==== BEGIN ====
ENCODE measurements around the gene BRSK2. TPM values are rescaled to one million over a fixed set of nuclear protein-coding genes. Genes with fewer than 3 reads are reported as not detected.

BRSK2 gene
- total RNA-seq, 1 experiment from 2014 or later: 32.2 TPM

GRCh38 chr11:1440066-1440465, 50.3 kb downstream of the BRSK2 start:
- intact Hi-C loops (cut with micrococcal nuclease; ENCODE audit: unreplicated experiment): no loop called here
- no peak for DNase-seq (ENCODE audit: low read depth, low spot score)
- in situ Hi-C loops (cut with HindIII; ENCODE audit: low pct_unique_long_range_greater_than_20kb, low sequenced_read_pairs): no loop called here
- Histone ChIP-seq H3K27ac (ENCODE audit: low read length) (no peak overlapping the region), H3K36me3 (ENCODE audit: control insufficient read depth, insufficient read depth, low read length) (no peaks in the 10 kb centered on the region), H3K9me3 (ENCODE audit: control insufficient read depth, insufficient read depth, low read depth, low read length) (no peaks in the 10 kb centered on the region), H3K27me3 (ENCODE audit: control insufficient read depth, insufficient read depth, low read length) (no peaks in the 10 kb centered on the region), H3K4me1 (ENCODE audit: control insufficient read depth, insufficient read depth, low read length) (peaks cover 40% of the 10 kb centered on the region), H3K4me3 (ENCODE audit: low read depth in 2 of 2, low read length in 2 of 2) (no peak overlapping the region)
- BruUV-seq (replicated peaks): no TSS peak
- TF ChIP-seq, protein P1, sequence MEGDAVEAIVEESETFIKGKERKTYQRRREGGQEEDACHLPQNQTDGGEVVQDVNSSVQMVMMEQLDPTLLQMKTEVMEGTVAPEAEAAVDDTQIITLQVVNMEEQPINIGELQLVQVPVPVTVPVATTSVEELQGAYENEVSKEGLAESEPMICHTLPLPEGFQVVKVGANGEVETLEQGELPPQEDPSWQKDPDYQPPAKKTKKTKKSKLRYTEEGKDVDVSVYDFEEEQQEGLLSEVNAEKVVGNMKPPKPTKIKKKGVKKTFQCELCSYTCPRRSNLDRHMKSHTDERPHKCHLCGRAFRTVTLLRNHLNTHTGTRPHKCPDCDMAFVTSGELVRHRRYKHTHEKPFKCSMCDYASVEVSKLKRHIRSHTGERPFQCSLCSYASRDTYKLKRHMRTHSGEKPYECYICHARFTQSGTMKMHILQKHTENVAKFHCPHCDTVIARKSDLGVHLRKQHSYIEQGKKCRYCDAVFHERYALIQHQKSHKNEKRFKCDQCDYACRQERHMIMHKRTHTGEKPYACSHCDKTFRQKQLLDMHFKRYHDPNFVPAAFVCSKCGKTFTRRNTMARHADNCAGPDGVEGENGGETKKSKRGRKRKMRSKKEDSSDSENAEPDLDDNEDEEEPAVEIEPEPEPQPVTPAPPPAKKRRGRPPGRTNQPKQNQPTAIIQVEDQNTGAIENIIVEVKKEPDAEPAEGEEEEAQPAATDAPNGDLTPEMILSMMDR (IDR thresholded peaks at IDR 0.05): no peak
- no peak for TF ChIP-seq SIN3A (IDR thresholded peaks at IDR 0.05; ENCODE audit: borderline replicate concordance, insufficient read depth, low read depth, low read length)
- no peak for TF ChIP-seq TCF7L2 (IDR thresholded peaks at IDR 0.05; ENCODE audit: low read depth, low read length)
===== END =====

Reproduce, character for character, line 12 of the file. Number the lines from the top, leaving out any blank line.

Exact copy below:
- no peak for TF ChIP-seq TCF7L2 (IDR thresholded peaks at IDR 0.05; ENCODE audit: low read depth, low read length)